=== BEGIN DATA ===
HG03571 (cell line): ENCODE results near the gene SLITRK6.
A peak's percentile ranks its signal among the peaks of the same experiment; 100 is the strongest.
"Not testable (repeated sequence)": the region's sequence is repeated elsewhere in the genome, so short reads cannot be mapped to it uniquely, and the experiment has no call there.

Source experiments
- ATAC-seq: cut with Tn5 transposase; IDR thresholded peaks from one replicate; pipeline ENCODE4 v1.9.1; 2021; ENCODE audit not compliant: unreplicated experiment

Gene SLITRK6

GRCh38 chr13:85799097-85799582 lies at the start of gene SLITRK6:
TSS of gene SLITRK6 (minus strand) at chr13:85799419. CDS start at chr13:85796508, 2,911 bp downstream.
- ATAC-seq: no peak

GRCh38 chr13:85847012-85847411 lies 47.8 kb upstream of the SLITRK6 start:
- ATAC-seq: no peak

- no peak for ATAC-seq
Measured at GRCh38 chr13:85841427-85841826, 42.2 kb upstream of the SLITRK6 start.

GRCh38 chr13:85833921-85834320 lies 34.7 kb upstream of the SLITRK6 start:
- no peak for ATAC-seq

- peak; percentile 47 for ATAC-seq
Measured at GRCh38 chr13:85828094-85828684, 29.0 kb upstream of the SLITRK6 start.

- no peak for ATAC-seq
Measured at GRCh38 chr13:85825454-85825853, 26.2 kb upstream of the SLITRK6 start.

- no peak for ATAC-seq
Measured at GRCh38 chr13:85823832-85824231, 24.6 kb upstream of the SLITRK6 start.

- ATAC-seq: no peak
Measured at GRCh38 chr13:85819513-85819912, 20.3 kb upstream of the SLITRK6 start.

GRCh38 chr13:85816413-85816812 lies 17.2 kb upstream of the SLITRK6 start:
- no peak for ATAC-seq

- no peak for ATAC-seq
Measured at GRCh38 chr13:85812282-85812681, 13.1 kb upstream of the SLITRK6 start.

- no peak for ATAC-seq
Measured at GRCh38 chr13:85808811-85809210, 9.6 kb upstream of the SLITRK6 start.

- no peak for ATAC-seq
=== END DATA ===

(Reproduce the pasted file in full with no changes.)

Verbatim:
HG03571 (cell line): ENCODE results near the gene SLITRK6.
A peak's percentile ranks its signal among the peaks of the same experiment; 100 is the strongest.
"Not testable (repeated sequence)": the region's sequence is repeated elsewhere in the genome, so short reads cannot be mapped to it uniquely, and the experiment has no call there.

Source experiments
- ATAC-seq: cut with Tn5 transposase; IDR thresholded peaks from one replicate; pipeline ENCODE4 v1.9.1; 2021; ENCODE audit not compliant: unreplicated experiment

Gene SLITRK6

GRCh38 chr13:85799097-85799582 lies at the start of gene SLITRK6:
TSS of gene SLITRK6 (minus strand) at chr13:85799419. CDS start at chr13:85796508, 2,911 bp downstream.
- ATAC-seq: no peak

GRCh38 chr13:85847012-85847411 lies 47.8 kb upstream of the SLITRK6 start:
- ATAC-seq: no peak

- no peak for ATAC-seq
Measured at GRCh38 chr13:85841427-85841826, 42.2 kb upstream of the SLITRK6 start.

GRCh38 chr13:85833921-85834320 lies 34.7 kb upstream of the SLITRK6 start:
- no peak for ATAC-seq

- peak; percentile 47 for ATAC-seq
Measured at GRCh38 chr13:85828094-85828684, 29.0 kb upstream of the SLITRK6 start.

- no peak for ATAC-seq
Measured at GRCh38 chr13:85825454-85825853, 26.2 kb upstream of the SLITRK6 start.

- no peak for ATAC-seq
Measured at GRCh38 chr13:85823832-85824231, 24.6 kb upstream of the SLITRK6 start.

- ATAC-seq: no peak
Measured at GRCh38 chr13:85819513-85819912, 20.3 kb upstream of the SLITRK6 start.

GRCh38 chr13:85816413-85816812 lies 17.2 kb upstream of the SLITRK6 start:
- no peak for ATAC-seq

- no peak for ATAC-seq
Measured at GRCh38 chr13:85812282-85812681, 13.1 kb upstream of the SLITRK6 start.

- no peak for ATAC-seq
Measured at GRCh38 chr13:85808811-85809210, 9.6 kb upstream of the SLITRK6 start.

- no peak for ATAC-seq